By Davis Price & Aliantha Lim

Native Hawaiian communities on Maui have fought for decades for the restoration of sufficient stream flow to support kalo farmers, subsistence practices, and native stream and coastal marine life, as required under the State Constitution. Article XI, Section 7, of the Hawaiʻi State Constitution details the State’s obligation to protect, control, and regulate the use of Hawaiʻi’s water resources to benefit its people, both current and future generations. But as in many communities across Hawaiʻi, for 150 years Maui communities have endured diversion of their streams for commercial profit by Big 5 entities.

For 30 years, residents of East Maui, Central Maui and West Maui have engaged in legal battles to restore stream flows in their communities. The Office of Hawaiian Affairs has been a staunch supporter, advocate, and plaintiff in the ongoing battles in East Maui and Nā Wai ʻEhā. There have been victories in recent years with some stream flows being restored, but the struggle to protect these invaluable resources continues.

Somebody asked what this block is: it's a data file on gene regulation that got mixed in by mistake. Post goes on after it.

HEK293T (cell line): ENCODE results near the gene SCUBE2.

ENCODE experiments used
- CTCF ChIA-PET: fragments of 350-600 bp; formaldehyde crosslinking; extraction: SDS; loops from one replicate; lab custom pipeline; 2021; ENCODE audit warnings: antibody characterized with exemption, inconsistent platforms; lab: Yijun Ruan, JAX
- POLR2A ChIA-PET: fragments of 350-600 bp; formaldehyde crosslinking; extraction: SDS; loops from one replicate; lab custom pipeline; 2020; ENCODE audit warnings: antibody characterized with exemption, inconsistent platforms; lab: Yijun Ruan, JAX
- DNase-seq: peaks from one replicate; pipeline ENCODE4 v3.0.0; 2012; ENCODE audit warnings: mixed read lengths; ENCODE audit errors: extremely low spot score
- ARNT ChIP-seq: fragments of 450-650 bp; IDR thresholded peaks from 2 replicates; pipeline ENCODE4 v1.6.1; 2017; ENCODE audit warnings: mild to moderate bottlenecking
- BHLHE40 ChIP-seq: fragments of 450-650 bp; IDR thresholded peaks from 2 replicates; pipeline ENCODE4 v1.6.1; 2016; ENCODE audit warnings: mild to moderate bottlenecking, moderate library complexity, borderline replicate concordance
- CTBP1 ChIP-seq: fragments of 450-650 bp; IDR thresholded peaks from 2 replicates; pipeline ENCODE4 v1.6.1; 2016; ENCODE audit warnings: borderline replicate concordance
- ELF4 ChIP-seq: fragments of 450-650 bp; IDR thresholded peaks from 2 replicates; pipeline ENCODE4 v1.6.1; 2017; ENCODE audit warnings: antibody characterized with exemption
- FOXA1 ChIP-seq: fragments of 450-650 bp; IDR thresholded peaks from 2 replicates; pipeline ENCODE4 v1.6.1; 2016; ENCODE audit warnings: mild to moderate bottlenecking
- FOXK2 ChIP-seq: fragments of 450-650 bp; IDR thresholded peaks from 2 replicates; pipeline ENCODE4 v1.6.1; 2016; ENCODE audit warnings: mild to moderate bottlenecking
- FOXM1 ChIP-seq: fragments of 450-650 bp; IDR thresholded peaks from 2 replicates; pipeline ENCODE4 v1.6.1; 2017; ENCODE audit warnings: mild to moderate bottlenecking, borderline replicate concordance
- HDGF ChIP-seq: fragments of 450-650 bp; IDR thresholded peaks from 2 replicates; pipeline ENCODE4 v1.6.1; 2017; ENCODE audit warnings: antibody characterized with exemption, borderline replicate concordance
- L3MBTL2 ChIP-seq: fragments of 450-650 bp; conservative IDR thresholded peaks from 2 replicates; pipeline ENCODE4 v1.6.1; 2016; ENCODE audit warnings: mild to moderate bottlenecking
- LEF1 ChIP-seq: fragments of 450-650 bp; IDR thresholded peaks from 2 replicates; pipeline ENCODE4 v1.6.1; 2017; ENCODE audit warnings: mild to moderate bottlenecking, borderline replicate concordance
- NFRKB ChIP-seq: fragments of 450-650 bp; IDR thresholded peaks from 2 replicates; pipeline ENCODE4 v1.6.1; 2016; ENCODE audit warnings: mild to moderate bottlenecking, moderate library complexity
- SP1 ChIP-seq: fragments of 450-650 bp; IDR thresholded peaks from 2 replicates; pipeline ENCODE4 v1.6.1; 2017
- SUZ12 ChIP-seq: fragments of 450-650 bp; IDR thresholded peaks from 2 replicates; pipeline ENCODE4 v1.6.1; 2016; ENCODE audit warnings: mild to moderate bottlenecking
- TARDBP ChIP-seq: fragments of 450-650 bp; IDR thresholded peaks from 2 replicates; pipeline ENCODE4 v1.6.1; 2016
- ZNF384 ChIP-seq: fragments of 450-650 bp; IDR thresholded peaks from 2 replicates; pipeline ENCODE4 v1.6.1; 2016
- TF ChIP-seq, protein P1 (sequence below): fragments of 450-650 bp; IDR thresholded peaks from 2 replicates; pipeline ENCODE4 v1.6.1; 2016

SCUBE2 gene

As management of Maui’s wai resources become more urgent, community-based advocacy will be critical to ensure proper stewardship of these resources. In an effort to indentify strategies to elevate community advocacy on this issue, OHA will be hosting a panel discussion – E Ola I Ka Wai: Elevating Advocacy to Protect Our Precious Waters – and will premier a new short documentary Hoʻi Ka Wai I Kahi Kūpono at U.H. Maui College on Thursday, November 7. Panelists for the event include: Koa Hewahewa, Hōkūao Pellegrino, Ed Wendt, Summer Sylva, Bobby Pahia, and Keʻeaumoku Kapu, and will be moderated by Maui County Councilmember Keani Rawlins-Fernandez. Join us from 6-8 p.m. at U.H. Maui College’s Paʻina Building for the latest updates on Maui’s water issues.